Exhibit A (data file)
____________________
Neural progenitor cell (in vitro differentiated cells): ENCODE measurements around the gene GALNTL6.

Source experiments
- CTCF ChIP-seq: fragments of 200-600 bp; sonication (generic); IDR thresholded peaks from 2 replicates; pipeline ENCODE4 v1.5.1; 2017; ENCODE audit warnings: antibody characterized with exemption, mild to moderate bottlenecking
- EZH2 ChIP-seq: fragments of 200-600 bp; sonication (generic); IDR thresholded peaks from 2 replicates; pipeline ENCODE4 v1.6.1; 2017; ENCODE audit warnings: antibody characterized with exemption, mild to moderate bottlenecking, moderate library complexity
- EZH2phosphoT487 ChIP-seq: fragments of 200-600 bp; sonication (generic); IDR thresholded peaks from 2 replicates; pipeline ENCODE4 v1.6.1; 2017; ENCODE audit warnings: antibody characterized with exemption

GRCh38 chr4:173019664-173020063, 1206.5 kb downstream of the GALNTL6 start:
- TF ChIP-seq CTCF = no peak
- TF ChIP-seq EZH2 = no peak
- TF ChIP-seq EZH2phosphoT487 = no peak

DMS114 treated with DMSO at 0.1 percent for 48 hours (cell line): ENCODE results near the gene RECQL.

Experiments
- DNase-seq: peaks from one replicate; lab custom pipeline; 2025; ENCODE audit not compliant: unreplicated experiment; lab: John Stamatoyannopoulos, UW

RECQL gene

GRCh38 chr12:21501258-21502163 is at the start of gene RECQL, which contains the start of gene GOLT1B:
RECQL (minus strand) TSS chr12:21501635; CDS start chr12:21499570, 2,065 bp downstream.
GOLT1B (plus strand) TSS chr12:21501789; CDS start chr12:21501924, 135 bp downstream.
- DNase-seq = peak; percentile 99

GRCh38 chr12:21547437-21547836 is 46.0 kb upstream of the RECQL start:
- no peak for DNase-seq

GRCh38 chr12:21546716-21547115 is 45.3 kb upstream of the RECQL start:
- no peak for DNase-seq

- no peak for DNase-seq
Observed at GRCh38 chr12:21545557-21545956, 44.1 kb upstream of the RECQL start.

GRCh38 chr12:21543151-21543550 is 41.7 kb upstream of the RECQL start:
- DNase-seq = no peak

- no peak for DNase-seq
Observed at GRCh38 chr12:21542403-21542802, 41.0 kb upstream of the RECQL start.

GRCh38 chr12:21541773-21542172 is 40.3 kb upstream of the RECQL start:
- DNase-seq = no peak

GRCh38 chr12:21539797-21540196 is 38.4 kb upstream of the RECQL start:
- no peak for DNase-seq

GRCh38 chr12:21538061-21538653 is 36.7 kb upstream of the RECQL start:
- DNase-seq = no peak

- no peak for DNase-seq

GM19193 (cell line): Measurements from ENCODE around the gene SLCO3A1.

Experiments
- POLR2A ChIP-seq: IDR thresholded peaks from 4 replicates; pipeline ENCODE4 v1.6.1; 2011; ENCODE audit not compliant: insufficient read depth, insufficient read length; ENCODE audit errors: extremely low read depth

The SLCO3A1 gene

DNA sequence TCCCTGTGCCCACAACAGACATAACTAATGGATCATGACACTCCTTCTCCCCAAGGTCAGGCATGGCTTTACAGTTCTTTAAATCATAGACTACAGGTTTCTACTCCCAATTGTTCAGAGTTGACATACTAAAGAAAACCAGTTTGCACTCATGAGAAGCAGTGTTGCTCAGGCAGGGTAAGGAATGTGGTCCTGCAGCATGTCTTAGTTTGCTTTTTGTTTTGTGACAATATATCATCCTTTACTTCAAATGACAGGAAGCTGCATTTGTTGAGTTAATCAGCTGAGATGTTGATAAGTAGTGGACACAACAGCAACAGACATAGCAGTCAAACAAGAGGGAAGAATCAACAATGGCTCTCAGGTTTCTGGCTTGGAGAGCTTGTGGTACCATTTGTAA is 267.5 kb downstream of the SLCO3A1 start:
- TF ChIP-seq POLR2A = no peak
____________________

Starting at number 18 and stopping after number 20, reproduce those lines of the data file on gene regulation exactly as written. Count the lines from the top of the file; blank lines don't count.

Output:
GRCh38 chr12:21547437-21547836 is 46.0 kb upstream of the RECQL start:
- no peak for DNase-seq

GRCh38 chr12:21546716-21547115 is 45.3 kb upstream of the RECQL start: